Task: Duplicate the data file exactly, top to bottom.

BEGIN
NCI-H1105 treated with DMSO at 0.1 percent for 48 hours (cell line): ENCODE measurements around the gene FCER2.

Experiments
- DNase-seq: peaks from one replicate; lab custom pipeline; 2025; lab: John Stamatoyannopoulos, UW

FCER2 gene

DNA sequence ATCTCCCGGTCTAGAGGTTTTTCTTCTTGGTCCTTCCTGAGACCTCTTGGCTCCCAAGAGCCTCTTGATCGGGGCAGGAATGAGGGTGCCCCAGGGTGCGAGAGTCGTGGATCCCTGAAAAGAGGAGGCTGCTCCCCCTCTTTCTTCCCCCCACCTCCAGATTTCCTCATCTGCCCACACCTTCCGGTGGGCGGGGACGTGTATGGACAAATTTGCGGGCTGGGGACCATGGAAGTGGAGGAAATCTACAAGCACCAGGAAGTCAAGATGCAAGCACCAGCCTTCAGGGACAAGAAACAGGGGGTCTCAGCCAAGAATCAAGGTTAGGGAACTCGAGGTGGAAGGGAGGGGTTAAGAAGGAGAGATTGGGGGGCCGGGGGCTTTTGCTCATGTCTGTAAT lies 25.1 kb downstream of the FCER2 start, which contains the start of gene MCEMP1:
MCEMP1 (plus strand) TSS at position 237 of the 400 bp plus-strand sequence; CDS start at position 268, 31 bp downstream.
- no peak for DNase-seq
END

NCI-H1105 treated with DMSO at 0.1 percent for 48 hours (cell line): ENCODE measurements around the gene FCER2.

Experiments
- DNase-seq: peaks from one replicate; lab custom pipeline; 2025; lab: John Stamatoyannopoulos, UW

FCER2 gene

DNA sequence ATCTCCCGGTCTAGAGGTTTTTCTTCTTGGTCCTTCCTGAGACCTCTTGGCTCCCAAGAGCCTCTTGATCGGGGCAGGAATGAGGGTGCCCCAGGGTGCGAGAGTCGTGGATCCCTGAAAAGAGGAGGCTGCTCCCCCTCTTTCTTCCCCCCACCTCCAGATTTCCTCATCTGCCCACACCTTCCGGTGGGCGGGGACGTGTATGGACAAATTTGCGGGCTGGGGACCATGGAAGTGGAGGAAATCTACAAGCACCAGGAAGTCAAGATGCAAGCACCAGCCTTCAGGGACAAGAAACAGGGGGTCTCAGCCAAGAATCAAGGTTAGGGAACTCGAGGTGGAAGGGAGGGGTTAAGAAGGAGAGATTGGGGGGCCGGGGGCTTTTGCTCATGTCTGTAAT lies 25.1 kb downstream of the FCER2 start, which contains the start of gene MCEMP1:
MCEMP1 (plus strand) TSS at position 237 of the 400 bp plus-strand sequence; CDS start at position 268, 31 bp downstream.
- no peak for DNase-seq